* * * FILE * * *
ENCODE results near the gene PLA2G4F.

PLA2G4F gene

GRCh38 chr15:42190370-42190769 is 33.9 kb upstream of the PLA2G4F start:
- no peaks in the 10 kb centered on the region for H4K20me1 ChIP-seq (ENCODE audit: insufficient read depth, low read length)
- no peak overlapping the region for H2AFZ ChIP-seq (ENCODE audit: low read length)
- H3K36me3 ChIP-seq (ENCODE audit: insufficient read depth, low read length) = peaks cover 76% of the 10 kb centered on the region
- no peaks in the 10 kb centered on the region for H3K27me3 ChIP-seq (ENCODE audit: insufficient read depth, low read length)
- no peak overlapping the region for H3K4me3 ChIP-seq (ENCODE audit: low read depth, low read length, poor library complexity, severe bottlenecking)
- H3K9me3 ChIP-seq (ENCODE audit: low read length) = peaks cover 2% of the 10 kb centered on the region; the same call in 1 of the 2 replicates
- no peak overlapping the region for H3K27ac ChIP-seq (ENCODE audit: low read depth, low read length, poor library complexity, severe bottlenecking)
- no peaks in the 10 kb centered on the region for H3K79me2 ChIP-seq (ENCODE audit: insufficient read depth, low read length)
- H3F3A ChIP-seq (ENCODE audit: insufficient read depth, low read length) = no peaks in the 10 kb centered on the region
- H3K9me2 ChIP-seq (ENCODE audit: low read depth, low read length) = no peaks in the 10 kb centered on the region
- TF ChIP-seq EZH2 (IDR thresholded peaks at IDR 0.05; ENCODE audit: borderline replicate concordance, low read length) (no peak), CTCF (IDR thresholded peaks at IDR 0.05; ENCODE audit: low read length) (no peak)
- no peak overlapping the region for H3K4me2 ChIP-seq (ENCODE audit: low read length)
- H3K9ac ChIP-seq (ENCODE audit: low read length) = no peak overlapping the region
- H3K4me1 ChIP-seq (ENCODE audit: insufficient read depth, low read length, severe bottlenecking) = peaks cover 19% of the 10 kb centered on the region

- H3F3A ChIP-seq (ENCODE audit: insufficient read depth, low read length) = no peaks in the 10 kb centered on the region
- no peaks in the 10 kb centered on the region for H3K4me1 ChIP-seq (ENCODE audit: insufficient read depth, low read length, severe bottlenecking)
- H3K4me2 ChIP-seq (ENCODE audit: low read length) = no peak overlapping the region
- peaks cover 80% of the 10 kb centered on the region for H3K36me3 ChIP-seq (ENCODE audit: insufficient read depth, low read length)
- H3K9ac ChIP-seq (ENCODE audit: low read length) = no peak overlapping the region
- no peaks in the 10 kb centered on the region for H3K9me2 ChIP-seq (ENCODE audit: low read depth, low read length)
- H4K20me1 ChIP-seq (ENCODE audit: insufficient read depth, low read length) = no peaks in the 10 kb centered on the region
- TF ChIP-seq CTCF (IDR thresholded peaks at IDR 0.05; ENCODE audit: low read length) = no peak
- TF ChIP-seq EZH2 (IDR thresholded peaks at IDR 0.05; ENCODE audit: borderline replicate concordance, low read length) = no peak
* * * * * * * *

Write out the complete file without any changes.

ENCODE results near the gene PLA2G4F.

PLA2G4F gene

GRCh38 chr15:42190370-42190769 is 33.9 kb upstream of the PLA2G4F start:
- no peaks in the 10 kb centered on the region for H4K20me1 ChIP-seq (ENCODE audit: insufficient read depth, low read length)
- no peak overlapping the region for H2AFZ ChIP-seq (ENCODE audit: low read length)
- H3K36me3 ChIP-seq (ENCODE audit: insufficient read depth, low read length) = peaks cover 76% of the 10 kb centered on the region
- no peaks in the 10 kb centered on the region for H3K27me3 ChIP-seq (ENCODE audit: insufficient read depth, low read length)
- no peak overlapping the region for H3K4me3 ChIP-seq (ENCODE audit: low read depth, low read length, poor library complexity, severe bottlenecking)
- H3K9me3 ChIP-seq (ENCODE audit: low read length) = peaks cover 2% of the 10 kb centered on the region; the same call in 1 of the 2 replicates
- no peak overlapping the region for H3K27ac ChIP-seq (ENCODE audit: low read depth, low read length, poor library complexity, severe bottlenecking)
- no peaks in the 10 kb centered on the region for H3K79me2 ChIP-seq (ENCODE audit: insufficient read depth, low read length)
- H3F3A ChIP-seq (ENCODE audit: insufficient read depth, low read length) = no peaks in the 10 kb centered on the region
- H3K9me2 ChIP-seq (ENCODE audit: low read depth, low read length) = no peaks in the 10 kb centered on the region
- TF ChIP-seq EZH2 (IDR thresholded peaks at IDR 0.05; ENCODE audit: borderline replicate concordance, low read length) (no peak), CTCF (IDR thresholded peaks at IDR 0.05; ENCODE audit: low read length) (no peak)
- no peak overlapping the region for H3K4me2 ChIP-seq (ENCODE audit: low read length)
- H3K9ac ChIP-seq (ENCODE audit: low read length) = no peak overlapping the region
- H3K4me1 ChIP-seq (ENCODE audit: insufficient read depth, low read length, severe bottlenecking) = peaks cover 19% of the 10 kb centered on the region

- H3F3A ChIP-seq (ENCODE audit: insufficient read depth, low read length) = no peaks in the 10 kb centered on the region
- no peaks in the 10 kb centered on the region for H3K4me1 ChIP-seq (ENCODE audit: insufficient read depth, low read length, severe bottlenecking)
- H3K4me2 ChIP-seq (ENCODE audit: low read length) = no peak overlapping the region
- peaks cover 80% of the 10 kb centered on the region for H3K36me3 ChIP-seq (ENCODE audit: insufficient read depth, low read length)
- H3K9ac ChIP-seq (ENCODE audit: low read length) = no peak overlapping the region
- no peaks in the 10 kb centered on the region for H3K9me2 ChIP-seq (ENCODE audit: low read depth, low read length)
- H4K20me1 ChIP-seq (ENCODE audit: insufficient read depth, low read length) = no peaks in the 10 kb centered on the region
- TF ChIP-seq CTCF (IDR thresholded peaks at IDR 0.05; ENCODE audit: low read length) = no peak
- TF ChIP-seq EZH2 (IDR thresholded peaks at IDR 0.05; ENCODE audit: borderline replicate concordance, low read length) = no peak